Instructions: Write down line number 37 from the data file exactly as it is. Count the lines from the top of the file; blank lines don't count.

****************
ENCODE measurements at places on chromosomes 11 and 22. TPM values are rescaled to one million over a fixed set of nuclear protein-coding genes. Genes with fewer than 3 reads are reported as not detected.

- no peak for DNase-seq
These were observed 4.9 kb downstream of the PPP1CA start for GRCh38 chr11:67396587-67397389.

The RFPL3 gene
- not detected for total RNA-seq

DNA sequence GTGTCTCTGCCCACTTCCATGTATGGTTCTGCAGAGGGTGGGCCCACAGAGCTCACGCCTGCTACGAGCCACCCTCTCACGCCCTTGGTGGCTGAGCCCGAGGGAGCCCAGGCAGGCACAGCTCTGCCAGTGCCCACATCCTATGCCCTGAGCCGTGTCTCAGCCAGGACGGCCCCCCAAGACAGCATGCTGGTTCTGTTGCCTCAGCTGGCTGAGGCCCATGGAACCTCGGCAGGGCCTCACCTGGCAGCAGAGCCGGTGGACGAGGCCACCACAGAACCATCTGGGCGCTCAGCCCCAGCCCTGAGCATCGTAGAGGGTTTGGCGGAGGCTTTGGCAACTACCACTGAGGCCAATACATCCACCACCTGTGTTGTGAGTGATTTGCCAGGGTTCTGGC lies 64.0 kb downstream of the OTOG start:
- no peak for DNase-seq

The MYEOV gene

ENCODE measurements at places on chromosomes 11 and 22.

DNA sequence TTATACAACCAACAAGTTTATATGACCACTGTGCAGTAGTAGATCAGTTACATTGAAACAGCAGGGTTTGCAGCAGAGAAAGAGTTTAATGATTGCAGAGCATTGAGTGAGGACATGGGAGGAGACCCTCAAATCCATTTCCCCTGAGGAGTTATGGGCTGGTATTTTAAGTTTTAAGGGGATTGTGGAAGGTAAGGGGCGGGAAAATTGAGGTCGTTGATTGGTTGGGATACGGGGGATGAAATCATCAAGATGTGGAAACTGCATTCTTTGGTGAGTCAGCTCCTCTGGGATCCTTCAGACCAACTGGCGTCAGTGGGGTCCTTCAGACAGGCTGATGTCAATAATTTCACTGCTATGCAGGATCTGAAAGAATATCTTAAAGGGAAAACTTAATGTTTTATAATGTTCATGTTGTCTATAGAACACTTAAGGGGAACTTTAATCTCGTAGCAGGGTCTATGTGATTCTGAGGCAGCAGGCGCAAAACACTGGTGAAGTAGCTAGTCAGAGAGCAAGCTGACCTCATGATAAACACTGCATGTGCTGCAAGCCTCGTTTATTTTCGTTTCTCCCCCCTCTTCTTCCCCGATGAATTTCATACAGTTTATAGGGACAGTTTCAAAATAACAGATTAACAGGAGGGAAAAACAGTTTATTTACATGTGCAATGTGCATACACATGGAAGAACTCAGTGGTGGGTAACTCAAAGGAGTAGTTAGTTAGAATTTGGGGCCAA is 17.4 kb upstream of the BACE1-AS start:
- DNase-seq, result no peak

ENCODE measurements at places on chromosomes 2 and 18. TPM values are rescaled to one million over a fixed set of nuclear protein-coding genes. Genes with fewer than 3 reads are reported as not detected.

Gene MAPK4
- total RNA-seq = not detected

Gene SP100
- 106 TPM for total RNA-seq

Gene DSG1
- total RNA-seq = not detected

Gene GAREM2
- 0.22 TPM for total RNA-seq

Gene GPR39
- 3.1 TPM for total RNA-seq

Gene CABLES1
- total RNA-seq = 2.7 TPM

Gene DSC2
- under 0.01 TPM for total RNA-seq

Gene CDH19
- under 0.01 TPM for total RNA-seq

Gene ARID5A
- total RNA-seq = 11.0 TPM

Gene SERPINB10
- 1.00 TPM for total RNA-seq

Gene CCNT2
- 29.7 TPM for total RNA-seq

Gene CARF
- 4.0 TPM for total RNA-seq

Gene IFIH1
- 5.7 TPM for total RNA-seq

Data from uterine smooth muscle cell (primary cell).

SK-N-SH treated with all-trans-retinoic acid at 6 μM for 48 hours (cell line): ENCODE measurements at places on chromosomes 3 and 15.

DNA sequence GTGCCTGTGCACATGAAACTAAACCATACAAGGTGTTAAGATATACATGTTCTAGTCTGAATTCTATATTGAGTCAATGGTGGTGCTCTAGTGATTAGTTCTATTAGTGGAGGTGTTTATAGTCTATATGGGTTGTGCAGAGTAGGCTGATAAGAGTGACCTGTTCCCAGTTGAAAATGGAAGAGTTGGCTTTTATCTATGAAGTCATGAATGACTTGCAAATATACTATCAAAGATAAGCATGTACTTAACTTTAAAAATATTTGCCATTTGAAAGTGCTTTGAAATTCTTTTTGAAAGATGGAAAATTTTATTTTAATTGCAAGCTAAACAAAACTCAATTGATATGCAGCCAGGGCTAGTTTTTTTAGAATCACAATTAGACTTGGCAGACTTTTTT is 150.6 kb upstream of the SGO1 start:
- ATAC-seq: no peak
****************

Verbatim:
Gene IFIH1